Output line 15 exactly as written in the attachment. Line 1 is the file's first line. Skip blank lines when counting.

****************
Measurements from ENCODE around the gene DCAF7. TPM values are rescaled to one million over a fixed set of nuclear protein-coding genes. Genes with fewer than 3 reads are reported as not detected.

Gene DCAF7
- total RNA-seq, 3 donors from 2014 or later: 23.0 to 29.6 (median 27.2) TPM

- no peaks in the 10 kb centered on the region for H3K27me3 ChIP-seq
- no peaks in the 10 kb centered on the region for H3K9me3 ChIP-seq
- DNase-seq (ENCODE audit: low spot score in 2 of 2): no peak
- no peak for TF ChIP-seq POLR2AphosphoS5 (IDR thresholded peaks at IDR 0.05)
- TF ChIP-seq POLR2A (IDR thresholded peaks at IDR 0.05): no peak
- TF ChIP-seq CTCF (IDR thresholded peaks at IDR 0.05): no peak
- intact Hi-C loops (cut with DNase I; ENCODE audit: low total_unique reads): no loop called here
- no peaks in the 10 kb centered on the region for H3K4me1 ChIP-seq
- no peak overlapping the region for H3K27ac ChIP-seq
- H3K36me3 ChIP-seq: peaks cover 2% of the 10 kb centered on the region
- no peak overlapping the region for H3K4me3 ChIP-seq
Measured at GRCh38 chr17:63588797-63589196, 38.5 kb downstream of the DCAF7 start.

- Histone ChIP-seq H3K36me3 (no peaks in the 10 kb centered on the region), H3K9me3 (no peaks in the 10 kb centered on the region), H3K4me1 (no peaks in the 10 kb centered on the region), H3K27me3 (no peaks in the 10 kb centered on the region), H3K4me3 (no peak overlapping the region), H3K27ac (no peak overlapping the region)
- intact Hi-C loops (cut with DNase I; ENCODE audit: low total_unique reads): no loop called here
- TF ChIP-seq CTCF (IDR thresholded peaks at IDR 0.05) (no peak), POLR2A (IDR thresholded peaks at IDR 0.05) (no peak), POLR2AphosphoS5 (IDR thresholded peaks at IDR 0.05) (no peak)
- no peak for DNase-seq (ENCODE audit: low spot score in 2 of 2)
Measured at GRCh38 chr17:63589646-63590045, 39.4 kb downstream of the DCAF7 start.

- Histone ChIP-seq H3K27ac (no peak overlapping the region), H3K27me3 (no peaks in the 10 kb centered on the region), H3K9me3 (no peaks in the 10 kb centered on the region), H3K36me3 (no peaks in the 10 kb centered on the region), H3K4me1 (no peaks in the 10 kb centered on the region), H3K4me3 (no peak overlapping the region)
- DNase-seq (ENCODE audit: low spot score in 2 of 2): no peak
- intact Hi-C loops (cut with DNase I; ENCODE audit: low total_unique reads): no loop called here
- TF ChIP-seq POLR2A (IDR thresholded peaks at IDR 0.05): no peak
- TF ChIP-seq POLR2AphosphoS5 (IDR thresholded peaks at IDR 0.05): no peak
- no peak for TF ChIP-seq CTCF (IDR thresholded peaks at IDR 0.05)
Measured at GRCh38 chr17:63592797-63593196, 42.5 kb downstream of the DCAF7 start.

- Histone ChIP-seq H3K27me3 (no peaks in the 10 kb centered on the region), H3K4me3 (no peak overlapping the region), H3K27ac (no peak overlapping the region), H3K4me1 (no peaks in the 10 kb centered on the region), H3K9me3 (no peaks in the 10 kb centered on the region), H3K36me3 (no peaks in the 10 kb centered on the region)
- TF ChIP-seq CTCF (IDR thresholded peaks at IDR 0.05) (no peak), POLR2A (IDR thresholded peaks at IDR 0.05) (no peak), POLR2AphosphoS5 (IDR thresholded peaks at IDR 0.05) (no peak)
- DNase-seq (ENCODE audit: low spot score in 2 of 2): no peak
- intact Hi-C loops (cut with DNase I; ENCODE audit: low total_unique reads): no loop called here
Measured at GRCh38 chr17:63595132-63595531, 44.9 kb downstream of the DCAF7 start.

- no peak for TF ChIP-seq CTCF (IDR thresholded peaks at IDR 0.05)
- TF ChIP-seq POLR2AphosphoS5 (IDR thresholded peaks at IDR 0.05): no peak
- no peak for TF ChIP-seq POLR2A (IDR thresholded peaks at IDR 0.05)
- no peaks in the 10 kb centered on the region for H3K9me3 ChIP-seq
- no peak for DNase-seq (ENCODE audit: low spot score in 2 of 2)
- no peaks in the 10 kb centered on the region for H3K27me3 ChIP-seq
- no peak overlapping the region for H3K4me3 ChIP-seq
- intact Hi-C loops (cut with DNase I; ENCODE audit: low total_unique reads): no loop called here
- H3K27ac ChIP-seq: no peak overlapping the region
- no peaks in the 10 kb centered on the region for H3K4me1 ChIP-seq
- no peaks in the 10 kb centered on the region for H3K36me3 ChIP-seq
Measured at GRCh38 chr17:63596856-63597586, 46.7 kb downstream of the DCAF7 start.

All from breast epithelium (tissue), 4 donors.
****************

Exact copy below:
Measured at GRCh38 chr17:63588797-63589196, 38.5 kb downstream of the DCAF7 start.